With the recent release of Revenue Procedure 2016-44, the IRS has expanded the safe harbors under which 501(c)(3) institutions can permissively enter into management contracts with private service providers for the use and operation of the institutions’ facilities financed with tax-exempt bonds. Generally, the use or operation of a bond financed facility by a private service provider under a management contract (such as a contract for the management of a campus bookstore or the school’s dining facilities) can give rise to private business use potentially jeopardizing the tax-exempt status of the bonds. In an effort to provide for more flexible public-private arrangements, the new safe harbor rules move away from some of the more restrictive contract formulas contained in the prior rules. The new rules do, however, add some additional requirements for institutions to consider.
In June 2016, the Department of Education released the first revised version of the Handbook for Campus Safety and Security Reporting (“Handbook”) in five years. The Handbook provides institutions with direction and information necessary to comply with the requirements of the Clery Act, including the development and distribution of the Annual Security Report (“ASR”). See […]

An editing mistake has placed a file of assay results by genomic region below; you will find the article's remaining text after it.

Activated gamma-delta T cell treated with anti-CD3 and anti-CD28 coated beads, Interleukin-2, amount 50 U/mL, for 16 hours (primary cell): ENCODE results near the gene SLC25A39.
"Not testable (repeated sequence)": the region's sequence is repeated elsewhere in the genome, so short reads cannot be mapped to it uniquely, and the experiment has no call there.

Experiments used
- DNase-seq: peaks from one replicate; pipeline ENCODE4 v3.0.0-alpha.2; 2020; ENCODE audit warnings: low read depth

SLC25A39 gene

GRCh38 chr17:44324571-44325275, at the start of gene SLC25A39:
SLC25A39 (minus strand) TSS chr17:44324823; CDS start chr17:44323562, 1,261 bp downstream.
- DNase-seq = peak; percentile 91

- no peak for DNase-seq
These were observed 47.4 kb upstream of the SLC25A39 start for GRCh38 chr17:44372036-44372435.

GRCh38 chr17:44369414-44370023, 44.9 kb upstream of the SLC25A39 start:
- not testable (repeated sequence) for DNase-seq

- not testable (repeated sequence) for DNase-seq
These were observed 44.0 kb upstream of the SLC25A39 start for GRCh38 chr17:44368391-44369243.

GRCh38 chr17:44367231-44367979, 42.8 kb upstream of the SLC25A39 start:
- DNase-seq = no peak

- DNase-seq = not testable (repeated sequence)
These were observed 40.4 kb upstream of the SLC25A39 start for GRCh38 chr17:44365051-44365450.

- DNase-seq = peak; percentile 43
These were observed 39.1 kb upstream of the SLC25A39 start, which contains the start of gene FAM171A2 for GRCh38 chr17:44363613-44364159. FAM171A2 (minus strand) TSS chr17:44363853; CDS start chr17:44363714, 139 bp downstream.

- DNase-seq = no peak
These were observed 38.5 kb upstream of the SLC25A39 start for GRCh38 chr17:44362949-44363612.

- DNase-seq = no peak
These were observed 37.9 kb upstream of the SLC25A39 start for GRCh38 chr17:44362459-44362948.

Claims of sex discrimination brought against institutions by students accused of sexual misconduct are becoming more and more common. As a result, decisions issued by Courts in these cases are beginning to more clearly define the facts and actions that can support a finding of liability against an institution.
Back in May-several weeks before the Stanford case became national news-local media covered a terrifying story of a student at Boston University who was sleeping in her dorm room, when she awoke to a stranger sexually assaulting her. When the woman demanded the stranger to stop, he allegedly refused, saying, “baby, you want some more.” […]
WGBH On Campus published a post by Anthony Dragga and David Felper on August 26 covering a National Labor Relations Board (NLRB) ruling that teaching and research assistants are to be defined as employees under the National Labor Relations Act. The decision, which grants higher education assistants the right to unionize, carries major implications for […]